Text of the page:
But as human beings bound by the linear flow of time, we find ourselves - consciously or unconsciously - obsessed with narrative. We have to view every aspect of our lives as part of an ongoing flow of causality and thus, we have to make everything a part of a story. So naturally, we demanded stories of our videogames.
Above: The ingredients of an epic
It wasn't enough just to guide a block around a maze avoiding other blocks. Our block had to be personified by a mouth and the other blocks had to be ghosts. Pac-Man would have played the same regardless, but we needed to justify what was going on. But as mentioned above, the games of this time were abstract, blunt mish-mashes of whatever was possible, and so story inevitably became a retrospective improvisation, tacked on afterwards. And so, the crap videogame story was born.
It's strange that we're still suffering from this syndrome, but just as a relationship will follow the behaviour patterns forged in its first few weeks, so story has often been a secondary consideration to justify in-game action.
But while that factor - and the inevitable disregard for well-rounded characterisation, decent writing and competent acting that came with it - was for a long time the only reason for crap storytelling in games, as the medium has progressed, things have become more complicated.
WARNING SPOILERS WARNING! Intimate knowledge of Final Fantasy VII, Portal and Half-Life 2 plots revealed beyond this point. WARNING SPOILERS WARNING!
There are now two distinct factions of game director. Some want to create a piece of pure gameplay - Geometry Wars, Quake 3, and Bomberman step up and take a bow - while others aspire to create a piece of narrative using videogames as their chosen medium.
Above: Geometry Wars doesn't care about plot. Those neon explosions are all the motivation you need
But the problem is, nine times out of ten, those story-driven game directors get it completely, utterly wrong. The fact is, Metal Gear and Final Fantasy are not good storytelling videogames. In fact, they're pretty poor. You see the problem is that in gaming's relative adolesence, we started to run before we could walk in terms of narrative, and devoid of the tools we needed to really tell stories through games, we borrowed the conventions of cinema and crudely stapled them on. And that just doesn't work.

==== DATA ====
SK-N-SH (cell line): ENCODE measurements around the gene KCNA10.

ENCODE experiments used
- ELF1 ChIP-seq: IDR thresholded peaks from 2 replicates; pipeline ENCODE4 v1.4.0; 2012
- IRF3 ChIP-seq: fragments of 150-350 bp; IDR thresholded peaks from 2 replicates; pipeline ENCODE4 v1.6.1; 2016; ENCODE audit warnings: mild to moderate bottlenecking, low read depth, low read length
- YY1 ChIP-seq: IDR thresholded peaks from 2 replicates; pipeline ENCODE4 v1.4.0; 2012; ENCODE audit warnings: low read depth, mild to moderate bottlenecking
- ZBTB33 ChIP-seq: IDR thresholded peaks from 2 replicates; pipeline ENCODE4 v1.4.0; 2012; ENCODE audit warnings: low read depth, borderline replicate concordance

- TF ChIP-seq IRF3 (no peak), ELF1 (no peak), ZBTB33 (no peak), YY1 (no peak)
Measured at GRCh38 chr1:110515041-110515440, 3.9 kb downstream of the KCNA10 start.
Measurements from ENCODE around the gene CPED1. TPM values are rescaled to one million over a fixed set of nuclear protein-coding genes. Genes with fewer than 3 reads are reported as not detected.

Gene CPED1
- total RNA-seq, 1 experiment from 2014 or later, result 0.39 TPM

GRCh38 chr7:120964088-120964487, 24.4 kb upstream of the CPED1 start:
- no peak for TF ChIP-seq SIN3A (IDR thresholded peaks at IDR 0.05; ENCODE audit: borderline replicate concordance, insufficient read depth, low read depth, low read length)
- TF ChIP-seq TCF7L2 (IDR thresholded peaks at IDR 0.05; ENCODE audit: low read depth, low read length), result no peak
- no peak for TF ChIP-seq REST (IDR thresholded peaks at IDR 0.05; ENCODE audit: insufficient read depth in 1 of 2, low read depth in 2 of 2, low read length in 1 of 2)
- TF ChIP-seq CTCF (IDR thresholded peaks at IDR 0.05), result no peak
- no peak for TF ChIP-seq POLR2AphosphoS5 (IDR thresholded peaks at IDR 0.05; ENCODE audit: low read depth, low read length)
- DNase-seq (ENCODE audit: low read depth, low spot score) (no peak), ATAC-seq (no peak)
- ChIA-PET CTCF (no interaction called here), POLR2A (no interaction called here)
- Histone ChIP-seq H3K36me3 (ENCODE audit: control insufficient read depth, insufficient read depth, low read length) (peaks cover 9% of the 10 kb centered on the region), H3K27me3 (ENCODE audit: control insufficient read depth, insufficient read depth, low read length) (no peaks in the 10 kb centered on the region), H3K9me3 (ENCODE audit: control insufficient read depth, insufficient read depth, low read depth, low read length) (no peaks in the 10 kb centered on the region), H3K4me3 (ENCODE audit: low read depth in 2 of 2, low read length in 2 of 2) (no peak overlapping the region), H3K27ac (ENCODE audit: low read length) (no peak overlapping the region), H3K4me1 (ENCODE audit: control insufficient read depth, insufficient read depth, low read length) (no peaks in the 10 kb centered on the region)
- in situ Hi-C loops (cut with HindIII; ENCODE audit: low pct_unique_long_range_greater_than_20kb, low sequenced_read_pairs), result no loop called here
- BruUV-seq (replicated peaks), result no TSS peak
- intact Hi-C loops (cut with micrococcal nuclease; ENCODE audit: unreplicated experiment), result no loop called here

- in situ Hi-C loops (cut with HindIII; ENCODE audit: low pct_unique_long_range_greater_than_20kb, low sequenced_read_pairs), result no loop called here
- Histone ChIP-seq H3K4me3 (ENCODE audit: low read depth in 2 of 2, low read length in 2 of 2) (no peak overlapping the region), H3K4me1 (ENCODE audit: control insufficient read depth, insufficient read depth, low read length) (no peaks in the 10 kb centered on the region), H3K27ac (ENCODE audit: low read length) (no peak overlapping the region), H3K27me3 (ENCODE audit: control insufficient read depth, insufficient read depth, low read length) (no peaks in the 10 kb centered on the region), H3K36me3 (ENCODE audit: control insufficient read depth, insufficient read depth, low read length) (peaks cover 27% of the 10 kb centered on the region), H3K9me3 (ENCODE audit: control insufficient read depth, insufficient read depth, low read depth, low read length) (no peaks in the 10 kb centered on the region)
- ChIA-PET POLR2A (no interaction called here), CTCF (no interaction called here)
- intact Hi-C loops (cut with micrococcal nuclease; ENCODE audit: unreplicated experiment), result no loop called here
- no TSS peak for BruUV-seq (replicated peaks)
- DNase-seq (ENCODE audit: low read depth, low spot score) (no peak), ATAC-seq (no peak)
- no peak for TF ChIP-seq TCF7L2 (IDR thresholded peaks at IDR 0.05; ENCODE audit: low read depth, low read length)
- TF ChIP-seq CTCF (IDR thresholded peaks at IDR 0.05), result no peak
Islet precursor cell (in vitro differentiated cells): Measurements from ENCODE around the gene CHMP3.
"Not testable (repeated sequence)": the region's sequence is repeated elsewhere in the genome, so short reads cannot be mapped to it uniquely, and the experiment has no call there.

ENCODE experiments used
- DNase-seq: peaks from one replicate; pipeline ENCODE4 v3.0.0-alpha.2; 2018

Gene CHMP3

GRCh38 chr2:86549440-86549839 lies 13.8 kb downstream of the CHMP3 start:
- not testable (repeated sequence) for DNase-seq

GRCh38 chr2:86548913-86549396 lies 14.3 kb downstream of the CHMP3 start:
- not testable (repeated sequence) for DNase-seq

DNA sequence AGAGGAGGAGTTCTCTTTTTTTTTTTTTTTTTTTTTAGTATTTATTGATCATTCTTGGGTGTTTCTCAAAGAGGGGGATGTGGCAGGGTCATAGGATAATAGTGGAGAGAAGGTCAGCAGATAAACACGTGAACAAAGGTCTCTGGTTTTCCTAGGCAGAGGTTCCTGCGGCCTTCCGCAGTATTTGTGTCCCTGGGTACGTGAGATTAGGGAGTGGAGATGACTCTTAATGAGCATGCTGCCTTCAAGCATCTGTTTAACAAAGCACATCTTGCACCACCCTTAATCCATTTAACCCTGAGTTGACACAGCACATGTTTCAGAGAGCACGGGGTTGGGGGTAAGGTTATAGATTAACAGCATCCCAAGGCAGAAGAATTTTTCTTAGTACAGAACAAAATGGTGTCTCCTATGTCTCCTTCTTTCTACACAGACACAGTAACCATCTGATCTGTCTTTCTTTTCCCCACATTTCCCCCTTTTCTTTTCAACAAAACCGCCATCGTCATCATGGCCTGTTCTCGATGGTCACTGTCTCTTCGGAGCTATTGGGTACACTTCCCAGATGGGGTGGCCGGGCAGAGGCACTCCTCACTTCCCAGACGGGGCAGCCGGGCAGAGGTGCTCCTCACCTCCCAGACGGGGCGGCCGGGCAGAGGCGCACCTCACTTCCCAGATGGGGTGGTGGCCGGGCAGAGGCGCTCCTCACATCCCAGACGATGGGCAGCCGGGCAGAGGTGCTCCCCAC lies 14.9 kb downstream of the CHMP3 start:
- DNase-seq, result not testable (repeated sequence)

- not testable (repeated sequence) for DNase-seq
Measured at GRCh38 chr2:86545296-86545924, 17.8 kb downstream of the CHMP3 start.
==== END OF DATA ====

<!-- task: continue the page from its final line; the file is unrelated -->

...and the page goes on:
In even the most 'story-driven' games, if cinematic cut-scenes are used, they and the actual game remain two completely separate entities. They feature the same character models and are stored on the same disc, but in actual fact, they are totally independent of each other. Take Final fantasy VII for example, or almost any JRPG for that matter.
Above: The Final Fantasy games' storytelling doesn't involve the player much more than the movie does
Cloud may be your protagonist, but the parts of the game in which you directly influence his actions - Golden Saucer date aside - consist only of moving an avatar around a map and guiding it through combat. As far as the development of the plot goes, you sit and watch a linear cartoon play it out for you. And they call them role-playing games? The approach only serves to highlight how the player isn't part of the story.
It's the same with everything from Super Mario Galaxy to Halo 3. However well realised, the cut-scenes are only really there to roughly contextualise your actions or explain a change in gameplay. The game itself isn't telling a story, and with story and game so unbound from each other, its no surprise that the quality of one so often plays second fiddle to the other as a design consideration. Regular juxtaposition between the two sections throws the player out of the narrative, especially when the cut-scenes are intrusive, Metal Gear-style diatribes of significant length. It's just not cohesive, and it feels very, very false indeed.